To examine whether NER inhibition was due to UVA-induced oxidative stress, we treated HaCaT cells with the oxidizing agent H2O2. Although H2O2 is unreactive, it is converted to ROS via the Fenton reaction and causes DNA and protein damage. H2O2 induced protein carbonylation (Fig. 1G) and inhibited the NER of UVB-induced DNA photoproducts by HaCaT keratinocytes. ELISA measurements indicated that four hours after UVB irradiation, H2O2-treated cells had only excised around 40% of 6:4 Py:Pys, as compared with 65% by untreated cells (Fig. 1H). Thus, UVA and H2O2, both of which induce oxidative stress and increase protein oxidation in HaCaT cells inhibit DNA repair.
UVA sensitizes cells to UVB mutagenesis
Because NER provides the main protection against mutation by solar UVB, we examined whether NER inhibition by UVA detectably affected UVB-induced mutagenesis. Figure 2 shows that UVA and UVB are synergistically mutagenic in the standard TK6 mutation assay (25). Initial measurements determined that 2 J/m2 UVB approximately doubled the background frequency of (3.8 ± 1.6) × 10−6 trifluorothymidine resistant (F3TdRR) TK6 mutants. Cells were then irradiated with 2 J/m2 UVB combined with 20 or 50 kJ/m2 UVA and the mutant frequency was compared with the sum of the frequencies induced by the same doses of UVB or UVA alone. A combination of 2 J/m2 UVB with 20 kJ/m2 UVA induced (25.0 ± 11.8) × 10−6 F3TdRR mutants. This value is more than 2-fold (P = 0.041) higher than (10.6 ± 14.1) × 10−6 which is the sum of the frequencies (3.6 × 10−6 + 7.0 × 10−6) induced by 2 J/m2 UVB and 20 kJ/m2 UVA, respectively. When cells were irradiated with a combination of 2 J/m2 UVB and 50 kJ/m2 UVA, the F3TdRR frequency increased to (53.7 ± 29.2) × 10−6. This value is again significantly (P = 0.002) higher than (19.1 ± 7.4) × 10−6 which is the aggregate frequency for 2 J/m2 UVB and 50 kJ/m2 UVA (3.6 × 10−6 + 15.5 × 10−6).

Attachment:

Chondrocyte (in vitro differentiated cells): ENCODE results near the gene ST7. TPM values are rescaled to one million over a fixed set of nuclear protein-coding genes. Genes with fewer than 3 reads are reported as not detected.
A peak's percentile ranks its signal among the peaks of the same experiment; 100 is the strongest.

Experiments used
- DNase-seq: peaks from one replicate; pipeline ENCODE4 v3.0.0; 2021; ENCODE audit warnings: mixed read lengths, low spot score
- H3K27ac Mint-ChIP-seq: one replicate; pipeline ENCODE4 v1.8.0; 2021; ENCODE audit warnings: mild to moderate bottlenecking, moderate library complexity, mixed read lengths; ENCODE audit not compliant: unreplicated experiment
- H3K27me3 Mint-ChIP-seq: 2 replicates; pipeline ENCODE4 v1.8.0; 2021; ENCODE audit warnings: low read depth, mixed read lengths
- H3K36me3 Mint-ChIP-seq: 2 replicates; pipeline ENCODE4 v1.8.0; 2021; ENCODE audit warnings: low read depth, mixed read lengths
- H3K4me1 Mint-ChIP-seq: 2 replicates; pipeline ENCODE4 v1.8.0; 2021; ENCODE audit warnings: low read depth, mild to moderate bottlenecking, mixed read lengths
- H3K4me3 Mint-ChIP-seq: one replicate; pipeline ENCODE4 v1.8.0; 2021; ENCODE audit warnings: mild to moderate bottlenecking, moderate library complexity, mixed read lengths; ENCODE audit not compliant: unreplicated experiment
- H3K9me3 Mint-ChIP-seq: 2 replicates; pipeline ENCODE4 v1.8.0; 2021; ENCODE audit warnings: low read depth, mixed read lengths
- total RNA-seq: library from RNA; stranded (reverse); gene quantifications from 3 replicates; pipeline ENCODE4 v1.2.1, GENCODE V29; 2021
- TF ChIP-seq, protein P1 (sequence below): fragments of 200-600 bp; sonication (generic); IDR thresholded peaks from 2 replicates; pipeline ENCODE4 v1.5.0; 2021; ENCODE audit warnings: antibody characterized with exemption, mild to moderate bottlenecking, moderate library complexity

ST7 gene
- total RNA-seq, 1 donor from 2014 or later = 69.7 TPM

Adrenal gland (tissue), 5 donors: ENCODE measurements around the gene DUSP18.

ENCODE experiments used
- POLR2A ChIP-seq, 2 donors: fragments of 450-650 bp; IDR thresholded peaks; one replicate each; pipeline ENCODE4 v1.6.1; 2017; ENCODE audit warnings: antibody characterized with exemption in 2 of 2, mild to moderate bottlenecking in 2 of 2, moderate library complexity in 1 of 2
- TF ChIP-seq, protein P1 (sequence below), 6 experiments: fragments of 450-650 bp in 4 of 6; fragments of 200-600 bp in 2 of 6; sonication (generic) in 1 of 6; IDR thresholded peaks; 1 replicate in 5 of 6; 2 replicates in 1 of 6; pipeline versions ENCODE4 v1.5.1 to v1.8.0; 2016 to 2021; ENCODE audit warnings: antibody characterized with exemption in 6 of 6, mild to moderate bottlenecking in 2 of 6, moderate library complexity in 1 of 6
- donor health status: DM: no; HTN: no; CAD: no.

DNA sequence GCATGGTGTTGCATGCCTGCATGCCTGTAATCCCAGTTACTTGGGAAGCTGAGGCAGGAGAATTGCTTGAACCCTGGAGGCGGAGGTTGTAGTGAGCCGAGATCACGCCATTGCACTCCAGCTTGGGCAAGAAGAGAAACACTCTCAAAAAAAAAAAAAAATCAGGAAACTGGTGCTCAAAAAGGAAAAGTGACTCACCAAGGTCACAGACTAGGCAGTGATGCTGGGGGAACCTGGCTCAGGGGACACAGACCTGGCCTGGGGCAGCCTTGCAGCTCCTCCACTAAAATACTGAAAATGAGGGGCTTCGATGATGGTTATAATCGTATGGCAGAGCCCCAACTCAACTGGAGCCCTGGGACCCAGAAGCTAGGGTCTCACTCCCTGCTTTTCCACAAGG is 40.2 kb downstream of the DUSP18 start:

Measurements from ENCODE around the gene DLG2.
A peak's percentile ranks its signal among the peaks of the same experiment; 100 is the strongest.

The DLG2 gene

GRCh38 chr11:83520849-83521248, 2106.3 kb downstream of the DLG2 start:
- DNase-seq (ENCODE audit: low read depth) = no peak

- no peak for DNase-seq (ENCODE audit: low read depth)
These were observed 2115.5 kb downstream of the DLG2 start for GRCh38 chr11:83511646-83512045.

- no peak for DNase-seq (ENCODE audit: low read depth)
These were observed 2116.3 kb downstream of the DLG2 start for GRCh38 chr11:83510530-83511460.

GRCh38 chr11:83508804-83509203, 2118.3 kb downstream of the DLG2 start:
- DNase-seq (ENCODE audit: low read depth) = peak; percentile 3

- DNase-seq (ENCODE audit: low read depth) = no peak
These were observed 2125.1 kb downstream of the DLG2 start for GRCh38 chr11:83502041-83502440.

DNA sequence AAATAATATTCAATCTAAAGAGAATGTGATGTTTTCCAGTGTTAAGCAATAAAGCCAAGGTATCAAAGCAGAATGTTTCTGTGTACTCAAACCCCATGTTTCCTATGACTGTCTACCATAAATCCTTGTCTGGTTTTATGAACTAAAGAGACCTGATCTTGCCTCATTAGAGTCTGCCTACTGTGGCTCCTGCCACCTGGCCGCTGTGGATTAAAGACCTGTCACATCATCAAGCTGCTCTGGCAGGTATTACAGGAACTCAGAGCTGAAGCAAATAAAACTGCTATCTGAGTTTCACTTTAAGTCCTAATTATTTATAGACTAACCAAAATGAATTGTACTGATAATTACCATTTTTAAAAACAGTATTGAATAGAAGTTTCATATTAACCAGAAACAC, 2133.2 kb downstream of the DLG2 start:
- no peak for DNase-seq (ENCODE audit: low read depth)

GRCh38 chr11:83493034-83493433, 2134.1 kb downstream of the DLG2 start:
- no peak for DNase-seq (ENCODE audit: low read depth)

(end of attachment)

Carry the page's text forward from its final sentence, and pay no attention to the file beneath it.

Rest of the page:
These findings indicate that the risk of mutation by combined UVA and UVB is higher than from the same doses delivered separately. They are consistent with UVA-mediated attenuation of NER and the persistence of potentially mutagenic DNA photoproducts.
Protein damage is responsible for DNA repair inhibition
To assess directly the possible involvement of protein damage in UVA-induced inhibition of DNA repair, we determined the ability of extracts from irradiated cells to perform NER in vitro. These experiments were carried out using HeLa cells. Preliminary measurements by ELISA confirmed that UVA inhibited 6:4 Py:Py excision by HeLa cells in vivo and that the extent of inhibition was comparable with that in HaCaT cells (Supplementary Fig. S3).
Extracts prepared from UVA-irradiated HeLa cells were less proficient in excising a damage-containing oligonucleotide from a platinated plasmid in a standard NER assay (ref. 13; Fig. 3A, top) and this effect was UVA dose-dependent. Neither UVB nor UVC affected in vitro NER. Excision by extracts from cells that had been irradiated with UVB and UVC (200 J/m2; 20 J/m2) to induce high levels of DNA photoproducts but no measurable protein oxidation, was comparable with that by extracts from unirradiated cells (Fig. 3A, bottom). The values from three independent assays are shown in Fig. 3B. Quantitation indicated that 200 kJ/m2 UVA inhibited NER by more than 50%. The impaired NER activity in extracts of UVA-treated cells provides unequivocal evidence that protein damage underlies the attenuation of NER by UVA.